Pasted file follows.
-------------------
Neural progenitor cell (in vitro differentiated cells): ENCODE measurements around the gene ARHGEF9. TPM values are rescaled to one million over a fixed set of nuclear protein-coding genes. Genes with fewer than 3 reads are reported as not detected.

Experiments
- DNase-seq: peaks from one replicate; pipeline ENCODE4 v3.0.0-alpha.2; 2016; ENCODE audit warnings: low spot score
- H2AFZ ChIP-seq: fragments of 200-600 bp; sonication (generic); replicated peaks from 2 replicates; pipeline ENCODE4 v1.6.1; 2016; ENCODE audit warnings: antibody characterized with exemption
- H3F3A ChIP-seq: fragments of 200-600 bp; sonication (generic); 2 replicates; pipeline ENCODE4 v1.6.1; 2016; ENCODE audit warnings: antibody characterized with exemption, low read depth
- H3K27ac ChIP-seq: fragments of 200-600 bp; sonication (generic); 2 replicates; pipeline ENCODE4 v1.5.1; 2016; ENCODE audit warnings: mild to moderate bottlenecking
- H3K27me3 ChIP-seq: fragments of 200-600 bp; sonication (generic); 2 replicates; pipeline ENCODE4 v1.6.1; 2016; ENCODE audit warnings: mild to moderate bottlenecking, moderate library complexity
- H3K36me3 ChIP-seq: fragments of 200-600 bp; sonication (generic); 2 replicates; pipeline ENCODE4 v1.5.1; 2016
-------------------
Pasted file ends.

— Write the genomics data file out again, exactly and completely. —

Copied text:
Neural progenitor cell (in vitro differentiated cells): ENCODE measurements around the gene ARHGEF9. TPM values are rescaled to one million over a fixed set of nuclear protein-coding genes. Genes with fewer than 3 reads are reported as not detected.

Experiments
- DNase-seq: peaks from one replicate; pipeline ENCODE4 v3.0.0-alpha.2; 2016; ENCODE audit warnings: low spot score
- H2AFZ ChIP-seq: fragments of 200-600 bp; sonication (generic); replicated peaks from 2 replicates; pipeline ENCODE4 v1.6.1; 2016; ENCODE audit warnings: antibody characterized with exemption
- H3F3A ChIP-seq: fragments of 200-600 bp; sonication (generic); 2 replicates; pipeline ENCODE4 v1.6.1; 2016; ENCODE audit warnings: antibody characterized with exemption, low read depth
- H3K27ac ChIP-seq: fragments of 200-600 bp; sonication (generic); 2 replicates; pipeline ENCODE4 v1.5.1; 2016; ENCODE audit warnings: mild to moderate bottlenecking
- H3K27me3 ChIP-seq: fragments of 200-600 bp; sonication (generic); 2 replicates; pipeline ENCODE4 v1.6.1; 2016; ENCODE audit warnings: mild to moderate bottlenecking, moderate library complexity
- H3K36me3 ChIP-seq: fragments of 200-600 bp; sonication (generic); 2 replicates; pipeline ENCODE4 v1.5.1; 2016